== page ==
Imperial College London

ProfessorMichaelBell

Faculty of EngineeringDepartment of Civil and Environmental Engineering

Senior Research Investigator
 
 
 
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Contact

 

m.g.h.bell

 
 
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Assistant

 

Mrs Maya Mistry +44 (0)20 7594 6100

 
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Location

 

Skempton BuildingSouth Kensington Campus

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Summary

 

Publications

Publication Type
Year
to

224 results found

Cheung K-F, Bell MGH, Bhattacharjya J, 2021, Cybersecurity in logistics and supply chain management: An overview and future research directions, TRANSPORTATION RESEARCH PART E-LOGISTICS AND TRANSPORTATION REVIEW, Vol: 146, ISSN: 1366-5545

Journal article

Raadsen MPH, Bliemer MCJ, Bell MGH, 2020, Aggregation, disaggregation and decomposition methods in traffic assignment: historical perspectives and new trends, TRANSPORTATION RESEARCH PART B-METHODOLOGICAL, Vol: 139, Pages: 199-223, ISSN: 0191-2615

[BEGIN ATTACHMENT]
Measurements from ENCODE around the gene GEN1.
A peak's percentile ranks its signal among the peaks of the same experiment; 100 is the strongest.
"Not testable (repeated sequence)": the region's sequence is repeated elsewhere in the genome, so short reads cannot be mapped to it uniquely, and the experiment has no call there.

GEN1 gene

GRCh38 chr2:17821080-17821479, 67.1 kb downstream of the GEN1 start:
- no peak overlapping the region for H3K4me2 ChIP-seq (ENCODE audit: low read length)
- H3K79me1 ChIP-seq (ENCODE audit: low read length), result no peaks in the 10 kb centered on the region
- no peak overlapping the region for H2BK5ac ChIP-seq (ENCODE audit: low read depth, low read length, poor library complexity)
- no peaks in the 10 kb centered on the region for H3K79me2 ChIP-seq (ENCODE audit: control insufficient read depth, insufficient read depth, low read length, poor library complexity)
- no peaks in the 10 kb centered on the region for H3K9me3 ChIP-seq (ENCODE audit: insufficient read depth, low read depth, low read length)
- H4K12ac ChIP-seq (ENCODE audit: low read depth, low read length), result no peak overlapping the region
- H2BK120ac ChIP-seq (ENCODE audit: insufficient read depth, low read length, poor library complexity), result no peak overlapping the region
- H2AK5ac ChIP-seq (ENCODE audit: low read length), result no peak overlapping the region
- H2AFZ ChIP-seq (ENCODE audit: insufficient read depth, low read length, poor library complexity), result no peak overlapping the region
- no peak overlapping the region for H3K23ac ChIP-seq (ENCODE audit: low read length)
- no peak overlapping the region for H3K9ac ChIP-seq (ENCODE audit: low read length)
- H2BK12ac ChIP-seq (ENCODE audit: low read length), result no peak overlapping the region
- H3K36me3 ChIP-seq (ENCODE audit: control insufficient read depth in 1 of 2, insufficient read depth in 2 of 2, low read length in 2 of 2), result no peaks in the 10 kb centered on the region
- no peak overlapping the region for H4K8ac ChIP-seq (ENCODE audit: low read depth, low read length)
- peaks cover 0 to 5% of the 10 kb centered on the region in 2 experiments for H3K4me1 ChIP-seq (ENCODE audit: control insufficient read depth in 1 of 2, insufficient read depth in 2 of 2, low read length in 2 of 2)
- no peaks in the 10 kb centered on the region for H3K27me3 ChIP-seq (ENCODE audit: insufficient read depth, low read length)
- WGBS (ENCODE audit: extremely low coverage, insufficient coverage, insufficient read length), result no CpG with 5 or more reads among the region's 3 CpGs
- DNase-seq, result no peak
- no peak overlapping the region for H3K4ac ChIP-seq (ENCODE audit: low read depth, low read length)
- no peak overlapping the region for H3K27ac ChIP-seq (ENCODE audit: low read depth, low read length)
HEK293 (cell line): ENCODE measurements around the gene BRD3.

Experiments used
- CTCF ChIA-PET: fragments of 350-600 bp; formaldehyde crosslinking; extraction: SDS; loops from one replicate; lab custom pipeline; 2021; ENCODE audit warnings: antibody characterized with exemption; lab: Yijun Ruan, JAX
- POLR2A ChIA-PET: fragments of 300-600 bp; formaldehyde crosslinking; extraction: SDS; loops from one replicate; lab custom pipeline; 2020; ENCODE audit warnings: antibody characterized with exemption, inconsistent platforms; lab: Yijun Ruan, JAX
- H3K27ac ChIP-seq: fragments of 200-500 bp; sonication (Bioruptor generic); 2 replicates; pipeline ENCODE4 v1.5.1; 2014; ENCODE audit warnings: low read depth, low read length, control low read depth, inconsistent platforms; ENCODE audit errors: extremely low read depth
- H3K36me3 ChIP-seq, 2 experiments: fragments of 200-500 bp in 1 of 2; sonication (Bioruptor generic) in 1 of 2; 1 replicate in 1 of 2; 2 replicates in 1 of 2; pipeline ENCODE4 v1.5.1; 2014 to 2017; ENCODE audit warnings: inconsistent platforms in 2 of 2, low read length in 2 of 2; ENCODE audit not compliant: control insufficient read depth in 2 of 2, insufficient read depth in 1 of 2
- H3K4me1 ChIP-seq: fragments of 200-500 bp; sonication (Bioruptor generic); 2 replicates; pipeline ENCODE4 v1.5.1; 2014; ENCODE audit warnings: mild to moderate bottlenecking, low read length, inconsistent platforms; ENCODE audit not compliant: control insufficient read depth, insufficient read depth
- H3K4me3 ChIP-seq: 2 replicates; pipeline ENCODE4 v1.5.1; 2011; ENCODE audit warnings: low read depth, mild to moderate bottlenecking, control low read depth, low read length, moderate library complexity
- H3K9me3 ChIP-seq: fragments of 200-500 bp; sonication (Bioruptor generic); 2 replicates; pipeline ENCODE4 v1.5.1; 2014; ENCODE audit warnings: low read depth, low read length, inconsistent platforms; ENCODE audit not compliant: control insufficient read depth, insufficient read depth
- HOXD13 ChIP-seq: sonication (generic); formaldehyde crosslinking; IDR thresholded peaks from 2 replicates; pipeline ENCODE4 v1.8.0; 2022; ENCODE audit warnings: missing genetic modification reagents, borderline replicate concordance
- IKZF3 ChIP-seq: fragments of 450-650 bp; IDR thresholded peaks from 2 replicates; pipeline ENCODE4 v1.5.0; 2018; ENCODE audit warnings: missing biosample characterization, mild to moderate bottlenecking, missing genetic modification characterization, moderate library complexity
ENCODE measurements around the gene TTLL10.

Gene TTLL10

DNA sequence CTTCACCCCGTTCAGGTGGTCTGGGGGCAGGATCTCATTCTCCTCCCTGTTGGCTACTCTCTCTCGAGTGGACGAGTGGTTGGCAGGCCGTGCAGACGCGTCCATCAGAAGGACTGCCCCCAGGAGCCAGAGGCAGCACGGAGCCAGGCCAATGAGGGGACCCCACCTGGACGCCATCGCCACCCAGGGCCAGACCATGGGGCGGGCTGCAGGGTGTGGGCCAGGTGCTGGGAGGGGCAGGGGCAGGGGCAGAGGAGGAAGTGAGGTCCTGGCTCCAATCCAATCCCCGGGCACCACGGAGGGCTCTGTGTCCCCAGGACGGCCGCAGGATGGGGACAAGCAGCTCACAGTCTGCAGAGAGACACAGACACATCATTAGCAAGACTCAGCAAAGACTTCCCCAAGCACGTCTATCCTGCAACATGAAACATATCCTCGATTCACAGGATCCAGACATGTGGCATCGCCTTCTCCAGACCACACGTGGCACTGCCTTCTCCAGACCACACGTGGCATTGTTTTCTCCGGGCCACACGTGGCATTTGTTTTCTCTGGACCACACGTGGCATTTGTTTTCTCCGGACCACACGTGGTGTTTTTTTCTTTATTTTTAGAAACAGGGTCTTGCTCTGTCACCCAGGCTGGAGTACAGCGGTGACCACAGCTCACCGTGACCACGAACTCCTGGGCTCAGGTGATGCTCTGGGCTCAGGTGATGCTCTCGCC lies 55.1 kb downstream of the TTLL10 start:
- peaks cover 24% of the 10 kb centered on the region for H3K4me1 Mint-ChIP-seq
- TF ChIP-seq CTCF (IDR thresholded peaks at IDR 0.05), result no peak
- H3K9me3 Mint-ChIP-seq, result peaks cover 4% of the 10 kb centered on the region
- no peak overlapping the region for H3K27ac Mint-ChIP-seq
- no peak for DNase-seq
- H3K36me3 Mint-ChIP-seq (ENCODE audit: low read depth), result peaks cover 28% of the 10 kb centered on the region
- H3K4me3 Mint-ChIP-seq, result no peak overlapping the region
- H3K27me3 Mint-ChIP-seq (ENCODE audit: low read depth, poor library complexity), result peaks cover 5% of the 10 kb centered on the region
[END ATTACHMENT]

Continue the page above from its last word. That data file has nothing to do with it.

Journal article

Cheung K-F, Bell MGH, Pan J-J, Perera Set al., 2020, An eigenvector centrality analysis of world container shipping network connectivity, TRANSPORTATION RESEARCH PART E-LOGISTICS AND TRANSPORTATION REVIEW, Vol: 140, ISSN: 1366-5545

Journal article

Bell MGH, Pan J-J, Teye C, Cheung K-F, Perera Set al., 2020, An entropy maximizing approach to the ferry network design problem, Transportation Research Part B: Methodological: an international journal, Vol: 132, Pages: 15-28, ISSN: 0191-2615

This paper proposes a novel method to address the ferry network design problem (FNDP). Ferry transport is an increasingly important component of public transport, providing mobility for people in large cities with harbours or rivers. It is therefore important that ferry networks are well designed. The connections between ferry stations and the locations of hubs that are optimal for passengers are revealed by the maximum passenger utility spanning tree connecting all ferry stations. This paper harnesses the equivalence between entropy maximisation and utility maximisation to find the maximum passenger utility spanning tree which connects all ferry stations. A small example with five ferry stations illustrates how the spanning tree topology responds to the pattern of passenger demand. Two heuristics for solving the problem are compared for the Sydney Harbour ferry network with 36 ferry stations. One heuristic reveals the most important connections between ferry stations from a passenger perspective. The use of maximum passenger utility spanning trees for ferry network design is discussed.